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Frequently, the most poetic and atmospheric interpreters of America‘s native music are Canadians: The Band, Neil
Young and . . .er. Bryan Adams, for instance. Inheritors of a great tradition, MARGO and MICHAEL TIMMINS ofThe Cowboy Junkies explained to Paul W. Hullah why the family that plays together stays together.
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ew Age Americana. Don’t you just love it? The Cowboy Junkies do. and. over the seven years that the Toronto concern has been together, their doleful. blues- embroidered, country-swathed tapestries for the 90s have won many admirers. Named last year as one of ‘The Worlds 50 Most Beautiful People‘ by America‘s People magazine. chanteuse Margo Timmins. she of the ripped denims and Pre-Raphaelite looks. speaks slowly in a placid. hushed murmur. At the lounge bar of La Reserve hotel, Fulham, Margo is trying to analyse her group‘s success. Her songwriting and guitar-playing brother Michael (it‘s a family affair — another sibling. Peter. drums. and their mother is the ‘career consultant’) looks on. soberly. ‘We‘ve developed,’ she says recalling the band‘s early days and many a somnambulant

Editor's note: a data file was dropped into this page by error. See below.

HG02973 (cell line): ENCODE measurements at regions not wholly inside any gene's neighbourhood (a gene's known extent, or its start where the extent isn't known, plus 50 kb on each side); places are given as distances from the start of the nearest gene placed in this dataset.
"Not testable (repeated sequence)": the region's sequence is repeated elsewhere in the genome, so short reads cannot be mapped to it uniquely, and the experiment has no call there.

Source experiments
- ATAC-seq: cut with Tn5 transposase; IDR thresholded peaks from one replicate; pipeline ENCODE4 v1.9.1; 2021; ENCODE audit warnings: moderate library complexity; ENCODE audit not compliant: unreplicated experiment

Velvet Underground cover version. ‘but we’ve stayed the same really.‘
‘We‘re blues and we're country. I guess. if you want to give labels to what we do.‘ offers Michael. ‘With some folk music in there. and also rock. ()n the new record. we‘ve experimented with instrumentation and time-shifts. trying to make the musical structures a little more complex than before. Another development is that Margo‘s singing out now. changing her style. adding power and new textures.‘
‘We just tell stories over music.‘ interrupts Margo. 'Maybe I'm less involved in Michael‘s lyrics now. I used to want to be the song. whereas now I‘ve realised it's sufficient just to be the singer. I’ve stepped back from it all.’ she concludes. in a dreamy whisper. from beneath a mane of sunbleached hair.
Described by Rolling Stone as ‘the coolest